Vibe Peanut II
- Peanut Roller
- Charging Cable
- Carrying Bag
The Vibe Peanut II - Deep Penetrating Massage Roller
Do you experience tight sore muscles? Need Relief? This little gem is deep roller massage at it's best. The King Brand Vibe Peanut II Roller Massager is your gateway to muscle relief.
Easy to use with a single button, it features 3 selectable speeds plus a variable option that gently and smoothly flows from slow to fast and back in heavenly way.
This powerful little massager is perfect for tight sore muscles. The nubs are larger than the original Peanut Roller so it gives deeper penetration as you roll your body over the vibrating surface.
Like all King Brand massagers, the mighty Mini unit comes with a long-lasting powerful battery. You can give yourself well over an hour of treatment on a single charge.
Take it with you anywhere. It comes with a handy draw string storage sack and goes where you go. Wherever you are, turn it on and roll your body over it... or roll it over your body! It's sheer heaven.
This little unit is ideal for legs and arms. You can also use it on your back and neck from top to bottom because the peanut shape avoids pressure on your spine.
Use it in the office, while you're watching TV, or at home in bed. Wherever you are it gives you a vibrating massage that relaxes muscles and feels so good.
Benefits of Vibrating Massagers
Percussive or Vibration massagers have been used by massage therapists and chiropractors for years.
A lot of the time, when we have an injury in one area, someplace else gets stiff because we are compensating for the injury in how we move.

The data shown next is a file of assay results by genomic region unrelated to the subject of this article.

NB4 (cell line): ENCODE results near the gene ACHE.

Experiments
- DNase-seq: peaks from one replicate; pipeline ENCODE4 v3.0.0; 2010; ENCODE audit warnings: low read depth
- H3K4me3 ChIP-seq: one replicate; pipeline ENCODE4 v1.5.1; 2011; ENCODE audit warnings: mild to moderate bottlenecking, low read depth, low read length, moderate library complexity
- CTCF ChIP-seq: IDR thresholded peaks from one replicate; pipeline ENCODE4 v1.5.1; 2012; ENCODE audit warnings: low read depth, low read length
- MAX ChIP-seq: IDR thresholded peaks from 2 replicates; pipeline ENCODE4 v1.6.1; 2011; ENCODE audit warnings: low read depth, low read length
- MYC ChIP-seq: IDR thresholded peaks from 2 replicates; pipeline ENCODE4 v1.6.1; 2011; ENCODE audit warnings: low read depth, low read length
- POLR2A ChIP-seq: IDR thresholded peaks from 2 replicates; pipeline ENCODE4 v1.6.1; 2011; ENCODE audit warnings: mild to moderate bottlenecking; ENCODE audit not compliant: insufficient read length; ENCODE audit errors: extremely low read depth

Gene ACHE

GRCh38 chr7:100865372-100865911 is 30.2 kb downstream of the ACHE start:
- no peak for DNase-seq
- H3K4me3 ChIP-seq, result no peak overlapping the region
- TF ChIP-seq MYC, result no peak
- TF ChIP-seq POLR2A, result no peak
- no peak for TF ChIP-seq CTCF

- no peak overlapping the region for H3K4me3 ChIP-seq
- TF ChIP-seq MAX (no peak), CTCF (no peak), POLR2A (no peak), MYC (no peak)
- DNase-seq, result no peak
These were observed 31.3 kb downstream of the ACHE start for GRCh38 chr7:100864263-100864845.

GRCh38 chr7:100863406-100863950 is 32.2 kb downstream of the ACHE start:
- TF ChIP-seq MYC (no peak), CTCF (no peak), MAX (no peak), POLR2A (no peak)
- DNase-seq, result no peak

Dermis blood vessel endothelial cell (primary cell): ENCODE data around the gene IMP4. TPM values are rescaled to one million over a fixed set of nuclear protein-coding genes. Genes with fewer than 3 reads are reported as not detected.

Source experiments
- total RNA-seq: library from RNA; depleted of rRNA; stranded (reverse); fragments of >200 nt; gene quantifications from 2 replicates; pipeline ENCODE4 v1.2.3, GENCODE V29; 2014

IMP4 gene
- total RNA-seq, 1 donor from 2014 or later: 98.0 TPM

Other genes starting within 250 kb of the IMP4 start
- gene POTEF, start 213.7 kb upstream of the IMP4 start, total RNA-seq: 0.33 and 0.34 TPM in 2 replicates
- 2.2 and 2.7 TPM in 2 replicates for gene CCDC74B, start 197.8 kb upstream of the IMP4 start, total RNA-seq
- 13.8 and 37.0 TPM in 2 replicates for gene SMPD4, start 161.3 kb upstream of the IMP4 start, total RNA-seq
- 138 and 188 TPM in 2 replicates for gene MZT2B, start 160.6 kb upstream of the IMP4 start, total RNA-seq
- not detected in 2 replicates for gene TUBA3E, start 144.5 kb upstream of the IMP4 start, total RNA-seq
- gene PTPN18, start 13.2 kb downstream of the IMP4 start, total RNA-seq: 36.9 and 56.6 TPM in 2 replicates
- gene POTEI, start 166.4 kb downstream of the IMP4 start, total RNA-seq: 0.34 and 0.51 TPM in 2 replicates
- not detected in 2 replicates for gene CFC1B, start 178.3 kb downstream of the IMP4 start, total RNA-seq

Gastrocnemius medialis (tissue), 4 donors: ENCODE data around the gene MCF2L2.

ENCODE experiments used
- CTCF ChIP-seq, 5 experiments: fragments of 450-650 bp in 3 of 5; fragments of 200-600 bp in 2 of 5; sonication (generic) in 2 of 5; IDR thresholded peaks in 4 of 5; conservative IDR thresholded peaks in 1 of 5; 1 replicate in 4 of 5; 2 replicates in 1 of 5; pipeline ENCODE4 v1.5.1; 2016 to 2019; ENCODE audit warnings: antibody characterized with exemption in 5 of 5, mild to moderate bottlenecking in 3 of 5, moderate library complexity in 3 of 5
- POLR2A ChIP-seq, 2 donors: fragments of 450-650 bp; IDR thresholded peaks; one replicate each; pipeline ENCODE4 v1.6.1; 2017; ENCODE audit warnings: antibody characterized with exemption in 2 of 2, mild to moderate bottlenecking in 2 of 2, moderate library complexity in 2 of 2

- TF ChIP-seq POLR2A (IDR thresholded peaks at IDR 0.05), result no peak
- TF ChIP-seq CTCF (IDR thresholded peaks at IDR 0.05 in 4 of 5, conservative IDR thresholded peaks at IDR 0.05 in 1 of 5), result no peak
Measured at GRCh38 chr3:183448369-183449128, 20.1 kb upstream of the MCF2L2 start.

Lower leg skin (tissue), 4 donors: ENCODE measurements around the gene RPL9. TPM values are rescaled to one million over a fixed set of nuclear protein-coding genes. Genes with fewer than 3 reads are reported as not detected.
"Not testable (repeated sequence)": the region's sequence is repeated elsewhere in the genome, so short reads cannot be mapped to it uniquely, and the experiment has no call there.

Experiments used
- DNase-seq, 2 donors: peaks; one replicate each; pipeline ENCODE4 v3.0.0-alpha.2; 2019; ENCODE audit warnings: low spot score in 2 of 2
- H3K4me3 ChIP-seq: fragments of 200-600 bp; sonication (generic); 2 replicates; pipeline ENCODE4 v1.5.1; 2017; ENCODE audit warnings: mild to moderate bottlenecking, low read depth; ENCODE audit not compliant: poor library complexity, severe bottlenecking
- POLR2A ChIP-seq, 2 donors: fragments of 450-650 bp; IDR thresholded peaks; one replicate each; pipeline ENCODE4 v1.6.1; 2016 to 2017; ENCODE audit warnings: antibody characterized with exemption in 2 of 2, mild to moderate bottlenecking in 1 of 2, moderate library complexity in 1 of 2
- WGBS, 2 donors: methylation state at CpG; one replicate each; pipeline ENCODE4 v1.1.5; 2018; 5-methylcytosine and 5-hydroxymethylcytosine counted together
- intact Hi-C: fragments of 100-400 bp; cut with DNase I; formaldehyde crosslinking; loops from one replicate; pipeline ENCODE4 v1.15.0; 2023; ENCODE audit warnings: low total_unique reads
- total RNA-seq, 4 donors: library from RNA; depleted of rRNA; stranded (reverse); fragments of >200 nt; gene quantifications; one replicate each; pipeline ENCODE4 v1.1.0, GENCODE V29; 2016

Over time, this overcompensation can lead to tight, knotted muscles, and when your muscles knot like that they too become prone to new injuries.
Massage guns are designed to help relieve tight muscles and general soreness, but should not be used on any injuries directly.
Use them to prevent new injuries elsewhere. Use them to relieve knotted muscles so you simply don't have that pain.
One to two minutes over a tight or sore muscle after an activity or workout can be all that is needed to help relieve pain or prevent another injury.
The "No Pain No Gain Mentality" needs to be understood
There's a common misconception that pain is an indicator of a good workout and without it you won't achieve your goals.
It's important to understand what "pain" is being referred to here.
The burning sensation that you get when doing repetitive or aerobic exercise is called "lactic acid burnout" or "lactic acid buildup".
This pain continues to grow slowly over many repetitions and does not fade until you stop that exercise.
This is not bad. It is the result of you pushing your muscles hard. It is a sign that you are pushing yourself in a good way.
Any pain that is sharp, or acute or sudden; if it feels like pulling or straining; if it starts and stops or grows and lessens through one cycle of motion; all this is bad pain.
A burning sensation is good, but any sharp or sudden or highly localized pain is bad.
Respect the bad pain. If you feel it, stop what you are doing or at least lighten the load to the point it no longer hurts.